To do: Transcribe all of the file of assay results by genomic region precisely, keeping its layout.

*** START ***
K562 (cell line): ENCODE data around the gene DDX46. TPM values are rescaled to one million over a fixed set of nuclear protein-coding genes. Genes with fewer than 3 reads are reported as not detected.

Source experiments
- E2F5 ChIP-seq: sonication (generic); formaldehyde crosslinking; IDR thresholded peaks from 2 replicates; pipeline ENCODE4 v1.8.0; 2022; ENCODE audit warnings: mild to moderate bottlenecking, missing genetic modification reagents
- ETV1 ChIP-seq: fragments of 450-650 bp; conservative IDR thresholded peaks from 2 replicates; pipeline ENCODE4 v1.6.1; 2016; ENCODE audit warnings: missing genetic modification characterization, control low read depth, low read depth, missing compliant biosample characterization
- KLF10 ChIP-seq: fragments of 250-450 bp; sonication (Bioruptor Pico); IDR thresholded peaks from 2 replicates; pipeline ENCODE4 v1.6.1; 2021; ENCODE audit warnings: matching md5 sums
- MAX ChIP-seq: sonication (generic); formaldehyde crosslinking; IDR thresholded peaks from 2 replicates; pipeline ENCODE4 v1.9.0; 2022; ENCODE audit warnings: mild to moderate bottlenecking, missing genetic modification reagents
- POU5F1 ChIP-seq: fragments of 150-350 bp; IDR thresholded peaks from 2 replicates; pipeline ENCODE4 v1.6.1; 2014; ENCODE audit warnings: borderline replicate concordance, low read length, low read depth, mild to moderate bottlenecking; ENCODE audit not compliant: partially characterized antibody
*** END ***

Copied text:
K562 (cell line): ENCODE data around the gene DDX46. TPM values are rescaled to one million over a fixed set of nuclear protein-coding genes. Genes with fewer than 3 reads are reported as not detected.

Source experiments
- E2F5 ChIP-seq: sonication (generic); formaldehyde crosslinking; IDR thresholded peaks from 2 replicates; pipeline ENCODE4 v1.8.0; 2022; ENCODE audit warnings: mild to moderate bottlenecking, missing genetic modification reagents
- ETV1 ChIP-seq: fragments of 450-650 bp; conservative IDR thresholded peaks from 2 replicates; pipeline ENCODE4 v1.6.1; 2016; ENCODE audit warnings: missing genetic modification characterization, control low read depth, low read depth, missing compliant biosample characterization
- KLF10 ChIP-seq: fragments of 250-450 bp; sonication (Bioruptor Pico); IDR thresholded peaks from 2 replicates; pipeline ENCODE4 v1.6.1; 2021; ENCODE audit warnings: matching md5 sums
- MAX ChIP-seq: sonication (generic); formaldehyde crosslinking; IDR thresholded peaks from 2 replicates; pipeline ENCODE4 v1.9.0; 2022; ENCODE audit warnings: mild to moderate bottlenecking, missing genetic modification reagents
- POU5F1 ChIP-seq: fragments of 150-350 bp; IDR thresholded peaks from 2 replicates; pipeline ENCODE4 v1.6.1; 2014; ENCODE audit warnings: borderline replicate concordance, low read length, low read depth, mild to moderate bottlenecking; ENCODE audit not compliant: partially characterized antibody